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#34 Oct 29 2013 at 4:47 PM Rating: Default
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Smasharoo wrote:
My argument is, and always has been really simple, if you let one organization that, apparently, can barely tell the truth by the body that is supposed to control it, gather information on everything, then that information will be used. It is just a question of time. What it will be used for, is another question altogether.

Yes, the only question, really. The question in Athens, in Babylon, in Byzantium, in Eden presumably. When people start disappearing, then be worried. The present circumstance has been the status quo for thousands of years. That is in no way an exaggeration.

But if there is anything I have learned in this life, it is that a) people don't listen b) it mildly satisfying to do "i told you so".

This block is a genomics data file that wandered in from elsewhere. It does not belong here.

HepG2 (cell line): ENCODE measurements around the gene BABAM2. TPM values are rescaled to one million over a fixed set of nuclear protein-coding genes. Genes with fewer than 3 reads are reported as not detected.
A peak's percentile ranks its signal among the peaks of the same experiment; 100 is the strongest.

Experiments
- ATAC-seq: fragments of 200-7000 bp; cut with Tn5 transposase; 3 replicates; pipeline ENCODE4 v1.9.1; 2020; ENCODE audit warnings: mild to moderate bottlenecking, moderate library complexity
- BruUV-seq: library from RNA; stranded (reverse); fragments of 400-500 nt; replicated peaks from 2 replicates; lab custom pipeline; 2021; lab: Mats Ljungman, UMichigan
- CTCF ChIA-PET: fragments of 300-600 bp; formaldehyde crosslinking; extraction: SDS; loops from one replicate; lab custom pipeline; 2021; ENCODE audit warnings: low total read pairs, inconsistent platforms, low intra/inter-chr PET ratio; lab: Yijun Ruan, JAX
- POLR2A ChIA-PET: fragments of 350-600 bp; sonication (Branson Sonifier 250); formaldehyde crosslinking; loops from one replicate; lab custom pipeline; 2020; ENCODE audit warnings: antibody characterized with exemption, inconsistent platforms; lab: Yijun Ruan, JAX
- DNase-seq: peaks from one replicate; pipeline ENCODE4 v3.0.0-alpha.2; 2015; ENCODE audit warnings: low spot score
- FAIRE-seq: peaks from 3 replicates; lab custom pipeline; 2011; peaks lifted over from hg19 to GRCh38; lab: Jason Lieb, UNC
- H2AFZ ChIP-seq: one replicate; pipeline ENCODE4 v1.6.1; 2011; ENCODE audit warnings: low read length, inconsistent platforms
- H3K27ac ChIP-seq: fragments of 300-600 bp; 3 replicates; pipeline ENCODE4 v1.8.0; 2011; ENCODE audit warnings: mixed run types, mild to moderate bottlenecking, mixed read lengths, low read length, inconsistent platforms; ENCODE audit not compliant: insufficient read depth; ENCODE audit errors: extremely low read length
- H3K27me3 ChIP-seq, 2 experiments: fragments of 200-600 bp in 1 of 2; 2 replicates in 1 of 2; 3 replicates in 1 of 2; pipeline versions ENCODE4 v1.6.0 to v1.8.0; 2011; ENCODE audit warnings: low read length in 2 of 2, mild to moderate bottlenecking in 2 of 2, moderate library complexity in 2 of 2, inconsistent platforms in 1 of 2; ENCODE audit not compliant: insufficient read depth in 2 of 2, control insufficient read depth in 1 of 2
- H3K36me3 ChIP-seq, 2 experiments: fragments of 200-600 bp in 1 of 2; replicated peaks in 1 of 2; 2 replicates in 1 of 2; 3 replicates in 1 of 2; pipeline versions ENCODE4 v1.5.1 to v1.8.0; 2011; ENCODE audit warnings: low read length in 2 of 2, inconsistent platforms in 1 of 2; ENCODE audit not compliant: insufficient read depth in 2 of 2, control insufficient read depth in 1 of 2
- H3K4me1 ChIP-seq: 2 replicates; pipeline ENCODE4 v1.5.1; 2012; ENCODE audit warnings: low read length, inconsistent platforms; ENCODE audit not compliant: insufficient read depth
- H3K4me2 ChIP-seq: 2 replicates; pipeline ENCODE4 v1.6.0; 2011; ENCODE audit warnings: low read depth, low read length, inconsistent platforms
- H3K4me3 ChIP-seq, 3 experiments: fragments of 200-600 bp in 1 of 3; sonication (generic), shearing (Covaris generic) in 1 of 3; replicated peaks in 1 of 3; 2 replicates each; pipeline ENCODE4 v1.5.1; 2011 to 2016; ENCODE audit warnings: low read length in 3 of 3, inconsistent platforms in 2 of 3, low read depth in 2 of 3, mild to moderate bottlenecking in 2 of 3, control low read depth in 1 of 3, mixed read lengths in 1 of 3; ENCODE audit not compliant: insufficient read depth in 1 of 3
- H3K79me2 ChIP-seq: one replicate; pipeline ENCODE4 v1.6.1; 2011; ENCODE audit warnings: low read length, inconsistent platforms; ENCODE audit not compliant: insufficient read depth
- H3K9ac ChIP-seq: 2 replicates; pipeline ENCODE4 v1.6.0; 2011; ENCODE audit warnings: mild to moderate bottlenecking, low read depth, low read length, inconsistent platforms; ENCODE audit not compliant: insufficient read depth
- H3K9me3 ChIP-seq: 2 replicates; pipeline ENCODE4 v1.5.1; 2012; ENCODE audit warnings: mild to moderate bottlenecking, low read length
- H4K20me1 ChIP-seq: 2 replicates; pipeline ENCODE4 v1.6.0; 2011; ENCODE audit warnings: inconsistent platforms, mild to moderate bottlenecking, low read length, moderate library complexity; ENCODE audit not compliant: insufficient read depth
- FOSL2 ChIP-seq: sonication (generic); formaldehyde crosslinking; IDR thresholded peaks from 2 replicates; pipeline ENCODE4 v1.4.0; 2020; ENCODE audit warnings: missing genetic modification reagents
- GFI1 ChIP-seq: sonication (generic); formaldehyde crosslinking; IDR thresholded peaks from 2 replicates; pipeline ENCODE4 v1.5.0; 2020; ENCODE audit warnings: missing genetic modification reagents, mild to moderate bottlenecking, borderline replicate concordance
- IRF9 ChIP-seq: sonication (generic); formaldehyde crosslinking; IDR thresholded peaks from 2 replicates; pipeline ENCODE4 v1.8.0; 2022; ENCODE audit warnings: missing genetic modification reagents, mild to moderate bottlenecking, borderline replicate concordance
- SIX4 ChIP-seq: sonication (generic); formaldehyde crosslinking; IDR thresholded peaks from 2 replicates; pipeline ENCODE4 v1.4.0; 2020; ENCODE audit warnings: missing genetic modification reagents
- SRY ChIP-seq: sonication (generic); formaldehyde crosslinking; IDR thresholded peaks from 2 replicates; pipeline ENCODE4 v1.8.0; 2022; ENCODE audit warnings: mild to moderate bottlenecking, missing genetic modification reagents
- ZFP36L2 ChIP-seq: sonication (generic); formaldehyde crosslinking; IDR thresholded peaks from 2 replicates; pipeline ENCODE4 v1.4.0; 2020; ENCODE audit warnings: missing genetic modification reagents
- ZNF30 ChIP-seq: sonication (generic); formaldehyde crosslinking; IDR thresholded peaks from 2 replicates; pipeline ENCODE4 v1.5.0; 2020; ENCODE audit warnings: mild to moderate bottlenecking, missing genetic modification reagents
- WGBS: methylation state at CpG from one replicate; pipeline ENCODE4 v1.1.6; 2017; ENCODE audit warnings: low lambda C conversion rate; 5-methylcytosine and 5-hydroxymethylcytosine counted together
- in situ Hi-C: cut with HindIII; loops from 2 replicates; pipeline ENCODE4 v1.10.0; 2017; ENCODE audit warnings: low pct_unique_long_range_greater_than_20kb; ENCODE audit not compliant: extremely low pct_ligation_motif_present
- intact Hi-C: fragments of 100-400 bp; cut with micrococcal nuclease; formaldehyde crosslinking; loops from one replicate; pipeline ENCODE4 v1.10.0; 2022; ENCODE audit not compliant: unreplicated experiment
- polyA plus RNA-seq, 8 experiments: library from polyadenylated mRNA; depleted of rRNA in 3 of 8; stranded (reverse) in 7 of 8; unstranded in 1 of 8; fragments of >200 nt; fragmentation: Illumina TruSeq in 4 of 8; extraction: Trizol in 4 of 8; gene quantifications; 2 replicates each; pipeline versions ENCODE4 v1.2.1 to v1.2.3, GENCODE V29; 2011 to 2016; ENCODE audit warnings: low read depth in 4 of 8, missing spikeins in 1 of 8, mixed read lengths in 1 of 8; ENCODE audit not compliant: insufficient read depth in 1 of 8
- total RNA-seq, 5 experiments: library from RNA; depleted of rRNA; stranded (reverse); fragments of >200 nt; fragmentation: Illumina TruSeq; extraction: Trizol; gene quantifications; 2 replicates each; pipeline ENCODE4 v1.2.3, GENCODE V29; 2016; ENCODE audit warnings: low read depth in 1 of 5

Jesus, who didn't listen? The only thing you should be saying is "you should see a neurologist" if you know people who thought the NSA was quietly observing laws and self limiting it's power.


I like how you moved the 'you should be worried' post from "when they use the information for non-NSL things" to "when people vanish". Can we just move the post to "Caligula level tyrant" enters the US political scene?

Btw. the sane response is: how about we don't?

And yes, only function of those in power is to gather more power. I don't think it is news to anyone. I am just annoyed this truism is routinely ignored in spite of thousands of years of history.

I thought of Stalin first, but for some reason it did not seem right.
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#35 Oct 29 2013 at 4:49 PM Rating: Default
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Professor stupidmonkey wrote:
Out of curiosity, what is your native language?